If the pace and size of merger and acquisition deals are an indication of challenges and opportunities, the aerospace and defence industry is in for an exciting time in the months to come.
According to a first quarter 2011 analysis by PricewaterhouseCoopers, the number of deals announced during the quarter was the highest quarterly total for this sector in at least 30 years. And, the number of high-value deals also looks to be rising compared with recent periods.
The biggest deals of the quarter - the Rolls-Royce and Daimler joint venture $4.38 billion bid for engine-maker Tognum and Northrop Grumman's $2.01 billion spin-off of the Huntington Ingalls shipbuilding business - fall into defence rather than aerospace, where Eurocopter's intended $610 million purchase of Canadian MRO company Vector Aerospace leads the table. But several factors suggest momentum in aerospace consolidation.
First, notes PwC, there is a general drive to consolidation as financial investors move in where large corporations seek to make divestments, particularly of lower-growth operations.
And, acquisition opportunities are numerous for private equity investors owing to the difficult business environment faced by many smaller defence services companies.
Among private equity investors, expect competition to buy companies with higher-growth technological capabilities.
The pace of mega-deals - worth $1 billion or more - has also increased this year. PwC believes that large cash balances and supportive capital markets present "the right conditions for a robust amount of mega-deals during the balance of the year".
In an industry often dominated by US corporations, so far this year it has been European buyers driving deal activity, by both value and volume.
PwC expects Asia, particularly China, to become a key driver too, as that country looks to develop its commercial aerospace capabilities. Expect more cross-border transactions such as the recently announced purchase of Cirrus Industries by China's AVIC.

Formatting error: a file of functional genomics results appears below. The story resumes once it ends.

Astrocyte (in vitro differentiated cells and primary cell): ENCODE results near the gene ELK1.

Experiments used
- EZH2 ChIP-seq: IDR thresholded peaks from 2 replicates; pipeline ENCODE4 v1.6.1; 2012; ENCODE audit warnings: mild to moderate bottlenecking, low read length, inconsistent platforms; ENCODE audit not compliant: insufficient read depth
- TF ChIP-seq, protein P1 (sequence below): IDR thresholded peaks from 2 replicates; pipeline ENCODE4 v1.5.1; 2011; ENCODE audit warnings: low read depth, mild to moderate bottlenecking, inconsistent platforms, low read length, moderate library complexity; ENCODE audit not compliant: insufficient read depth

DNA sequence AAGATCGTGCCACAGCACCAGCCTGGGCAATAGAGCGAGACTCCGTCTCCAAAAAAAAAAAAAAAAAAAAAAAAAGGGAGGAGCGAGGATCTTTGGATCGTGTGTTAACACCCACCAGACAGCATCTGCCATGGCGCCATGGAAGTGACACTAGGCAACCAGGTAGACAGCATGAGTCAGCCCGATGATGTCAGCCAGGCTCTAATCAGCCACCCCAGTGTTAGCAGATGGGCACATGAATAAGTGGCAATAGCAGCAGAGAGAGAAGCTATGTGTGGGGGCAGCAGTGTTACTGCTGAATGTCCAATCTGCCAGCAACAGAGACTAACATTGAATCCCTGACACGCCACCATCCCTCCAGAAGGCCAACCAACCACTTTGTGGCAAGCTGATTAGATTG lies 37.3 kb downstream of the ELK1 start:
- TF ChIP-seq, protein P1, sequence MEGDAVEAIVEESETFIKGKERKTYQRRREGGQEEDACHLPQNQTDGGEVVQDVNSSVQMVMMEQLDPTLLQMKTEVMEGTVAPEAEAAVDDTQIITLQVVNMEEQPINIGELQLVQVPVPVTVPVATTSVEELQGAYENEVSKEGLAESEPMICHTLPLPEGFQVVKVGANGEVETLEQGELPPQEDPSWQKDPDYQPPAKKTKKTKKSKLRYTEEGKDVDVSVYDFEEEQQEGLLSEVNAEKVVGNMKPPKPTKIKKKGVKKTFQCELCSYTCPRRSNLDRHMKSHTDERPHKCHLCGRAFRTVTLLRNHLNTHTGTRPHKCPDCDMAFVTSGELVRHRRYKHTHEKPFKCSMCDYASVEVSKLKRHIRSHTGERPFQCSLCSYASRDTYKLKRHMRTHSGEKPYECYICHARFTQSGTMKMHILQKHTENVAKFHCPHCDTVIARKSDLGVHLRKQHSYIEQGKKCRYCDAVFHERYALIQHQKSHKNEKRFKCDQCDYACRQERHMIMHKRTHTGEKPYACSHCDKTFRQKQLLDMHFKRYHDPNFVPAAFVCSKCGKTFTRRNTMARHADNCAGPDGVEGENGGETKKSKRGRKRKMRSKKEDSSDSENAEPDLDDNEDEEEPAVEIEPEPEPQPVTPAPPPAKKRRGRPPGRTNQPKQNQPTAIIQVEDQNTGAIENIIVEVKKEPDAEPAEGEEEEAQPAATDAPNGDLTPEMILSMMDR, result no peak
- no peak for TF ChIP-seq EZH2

Chinese deals with foreign companies that yield access to new technologies should remain prominent, but PwC also notes that consolidation within China has been significant, with a rapid increase over the past several years in acquisitions by AVIC of local aerospace suppliers.
More generally, non-US companies will remain on the lookout for US targets owing to the continuing attraction of the size of the US market and the natural currency hedge that comes from basing some operations in the dollar zone.
Domestic buyers, too, will be active as local companies look to restructure.
There is interesting tension brewing over cross-border deals. According to PwC, it is unlikely that the relative number of cross-border deals will increase much beyond the first-quarter 2011 levels, owing to the aspirations in several emerging markets to build national aerospace champions and developed country concerns over maintaining a defence industrial base.
In defence, large contractors are likely to consolidate in the face of declining defence budgets. PwC sees little scope for consolidation among the large primes for reasons of competition and security, but these firms should continue looking for growth by acquisition in segments such as intelligence, surveillance and reconnaissance, unmanned vehicles, and cyber-security.
For shareholders of small- to medium-sized companies, including those that are part of diversified industrial companies, sell-offs may be a way to capitalise on aerospace market growth.
PwC's expectation is that average deal values are more likely to rise than fall. Significantly, during 2010 financial investors began to change tack, making a gradual shift from selling out of their aerospace and defence investments in favour of more acquisitions.
This trend continued in the first quarter of 2011, as continued improvement in capital markets from the 2008-9 crisis brought private equity activity back up toward historical norms. Also, there is a growing appetite for controlling-interest transactions rather than minority stakes. This trend is likely to push prices up as a multiple of company earnings.